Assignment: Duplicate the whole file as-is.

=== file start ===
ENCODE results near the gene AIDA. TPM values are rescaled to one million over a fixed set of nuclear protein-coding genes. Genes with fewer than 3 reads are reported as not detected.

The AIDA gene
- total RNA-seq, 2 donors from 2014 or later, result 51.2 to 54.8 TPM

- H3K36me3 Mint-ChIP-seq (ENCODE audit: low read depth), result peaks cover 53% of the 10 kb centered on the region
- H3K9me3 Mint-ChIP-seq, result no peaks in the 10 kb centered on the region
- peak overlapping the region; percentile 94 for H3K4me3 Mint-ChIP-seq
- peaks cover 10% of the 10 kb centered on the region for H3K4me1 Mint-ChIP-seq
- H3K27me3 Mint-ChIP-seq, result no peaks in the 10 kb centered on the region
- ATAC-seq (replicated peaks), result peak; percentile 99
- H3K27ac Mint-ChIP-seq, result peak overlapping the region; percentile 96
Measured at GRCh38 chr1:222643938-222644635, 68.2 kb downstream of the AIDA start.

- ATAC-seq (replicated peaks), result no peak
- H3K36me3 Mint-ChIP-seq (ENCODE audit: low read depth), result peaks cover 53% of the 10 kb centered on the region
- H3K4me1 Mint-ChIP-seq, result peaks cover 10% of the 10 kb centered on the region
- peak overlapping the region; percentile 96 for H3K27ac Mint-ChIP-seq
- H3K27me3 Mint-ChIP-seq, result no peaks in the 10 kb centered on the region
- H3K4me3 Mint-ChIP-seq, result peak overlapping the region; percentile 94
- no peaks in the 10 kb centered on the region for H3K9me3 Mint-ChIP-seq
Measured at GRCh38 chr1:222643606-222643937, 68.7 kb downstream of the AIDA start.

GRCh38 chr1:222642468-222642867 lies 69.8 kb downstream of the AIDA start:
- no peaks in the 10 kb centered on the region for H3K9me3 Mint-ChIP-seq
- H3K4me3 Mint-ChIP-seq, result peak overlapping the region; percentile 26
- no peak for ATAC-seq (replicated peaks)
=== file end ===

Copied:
ENCODE results near the gene AIDA. TPM values are rescaled to one million over a fixed set of nuclear protein-coding genes. Genes with fewer than 3 reads are reported as not detected.

The AIDA gene
- total RNA-seq, 2 donors from 2014 or later, result 51.2 to 54.8 TPM

- H3K36me3 Mint-ChIP-seq (ENCODE audit: low read depth), result peaks cover 53% of the 10 kb centered on the region
- H3K9me3 Mint-ChIP-seq, result no peaks in the 10 kb centered on the region
- peak overlapping the region; percentile 94 for H3K4me3 Mint-ChIP-seq
- peaks cover 10% of the 10 kb centered on the region for H3K4me1 Mint-ChIP-seq
- H3K27me3 Mint-ChIP-seq, result no peaks in the 10 kb centered on the region
- ATAC-seq (replicated peaks), result peak; percentile 99
- H3K27ac Mint-ChIP-seq, result peak overlapping the region; percentile 96
Measured at GRCh38 chr1:222643938-222644635, 68.2 kb downstream of the AIDA start.

- ATAC-seq (replicated peaks), result no peak
- H3K36me3 Mint-ChIP-seq (ENCODE audit: low read depth), result peaks cover 53% of the 10 kb centered on the region
- H3K4me1 Mint-ChIP-seq, result peaks cover 10% of the 10 kb centered on the region
- peak overlapping the region; percentile 96 for H3K27ac Mint-ChIP-seq
- H3K27me3 Mint-ChIP-seq, result no peaks in the 10 kb centered on the region
- H3K4me3 Mint-ChIP-seq, result peak overlapping the region; percentile 94
- no peaks in the 10 kb centered on the region for H3K9me3 Mint-ChIP-seq
Measured at GRCh38 chr1:222643606-222643937, 68.7 kb downstream of the AIDA start.

GRCh38 chr1:222642468-222642867 lies 69.8 kb downstream of the AIDA start:
- no peaks in the 10 kb centered on the region for H3K9me3 Mint-ChIP-seq
- H3K4me3 Mint-ChIP-seq, result peak overlapping the region; percentile 26
- no peak for ATAC-seq (replicated peaks)